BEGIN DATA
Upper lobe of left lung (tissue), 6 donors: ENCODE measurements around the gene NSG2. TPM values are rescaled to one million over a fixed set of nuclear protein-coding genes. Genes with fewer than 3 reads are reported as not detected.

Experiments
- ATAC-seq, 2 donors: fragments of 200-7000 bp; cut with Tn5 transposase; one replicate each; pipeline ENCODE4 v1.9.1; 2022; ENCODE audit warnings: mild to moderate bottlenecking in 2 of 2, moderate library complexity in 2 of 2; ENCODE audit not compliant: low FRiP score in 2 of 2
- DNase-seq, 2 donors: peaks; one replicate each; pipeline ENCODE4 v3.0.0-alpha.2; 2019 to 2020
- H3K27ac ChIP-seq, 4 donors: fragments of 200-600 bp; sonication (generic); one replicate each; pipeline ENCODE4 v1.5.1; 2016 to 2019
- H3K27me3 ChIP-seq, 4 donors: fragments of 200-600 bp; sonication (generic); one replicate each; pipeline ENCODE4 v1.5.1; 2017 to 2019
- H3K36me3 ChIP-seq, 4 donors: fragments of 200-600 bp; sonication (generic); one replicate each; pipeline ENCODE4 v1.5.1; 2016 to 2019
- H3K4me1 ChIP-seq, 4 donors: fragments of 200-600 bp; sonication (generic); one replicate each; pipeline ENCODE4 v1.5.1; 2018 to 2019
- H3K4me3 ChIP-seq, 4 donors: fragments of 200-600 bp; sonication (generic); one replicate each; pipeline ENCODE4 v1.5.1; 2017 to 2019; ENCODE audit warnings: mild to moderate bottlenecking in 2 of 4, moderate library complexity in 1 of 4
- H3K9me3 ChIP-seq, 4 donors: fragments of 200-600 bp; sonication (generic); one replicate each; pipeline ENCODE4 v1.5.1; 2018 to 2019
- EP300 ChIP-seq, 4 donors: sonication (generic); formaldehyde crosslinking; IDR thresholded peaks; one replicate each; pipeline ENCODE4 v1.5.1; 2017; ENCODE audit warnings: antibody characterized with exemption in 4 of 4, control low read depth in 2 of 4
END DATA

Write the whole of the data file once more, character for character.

Upper lobe of left lung (tissue), 6 donors: ENCODE measurements around the gene NSG2. TPM values are rescaled to one million over a fixed set of nuclear protein-coding genes. Genes with fewer than 3 reads are reported as not detected.

Experiments
- ATAC-seq, 2 donors: fragments of 200-7000 bp; cut with Tn5 transposase; one replicate each; pipeline ENCODE4 v1.9.1; 2022; ENCODE audit warnings: mild to moderate bottlenecking in 2 of 2, moderate library complexity in 2 of 2; ENCODE audit not compliant: low FRiP score in 2 of 2
- DNase-seq, 2 donors: peaks; one replicate each; pipeline ENCODE4 v3.0.0-alpha.2; 2019 to 2020
- H3K27ac ChIP-seq, 4 donors: fragments of 200-600 bp; sonication (generic); one replicate each; pipeline ENCODE4 v1.5.1; 2016 to 2019
- H3K27me3 ChIP-seq, 4 donors: fragments of 200-600 bp; sonication (generic); one replicate each; pipeline ENCODE4 v1.5.1; 2017 to 2019
- H3K36me3 ChIP-seq, 4 donors: fragments of 200-600 bp; sonication (generic); one replicate each; pipeline ENCODE4 v1.5.1; 2016 to 2019
- H3K4me1 ChIP-seq, 4 donors: fragments of 200-600 bp; sonication (generic); one replicate each; pipeline ENCODE4 v1.5.1; 2018 to 2019
- H3K4me3 ChIP-seq, 4 donors: fragments of 200-600 bp; sonication (generic); one replicate each; pipeline ENCODE4 v1.5.1; 2017 to 2019; ENCODE audit warnings: mild to moderate bottlenecking in 2 of 4, moderate library complexity in 1 of 4
- H3K9me3 ChIP-seq, 4 donors: fragments of 200-600 bp; sonication (generic); one replicate each; pipeline ENCODE4 v1.5.1; 2018 to 2019
- EP300 ChIP-seq, 4 donors: sonication (generic); formaldehyde crosslinking; IDR thresholded peaks; one replicate each; pipeline ENCODE4 v1.5.1; 2017; ENCODE audit warnings: antibody characterized with exemption in 4 of 4, control low read depth in 2 of 4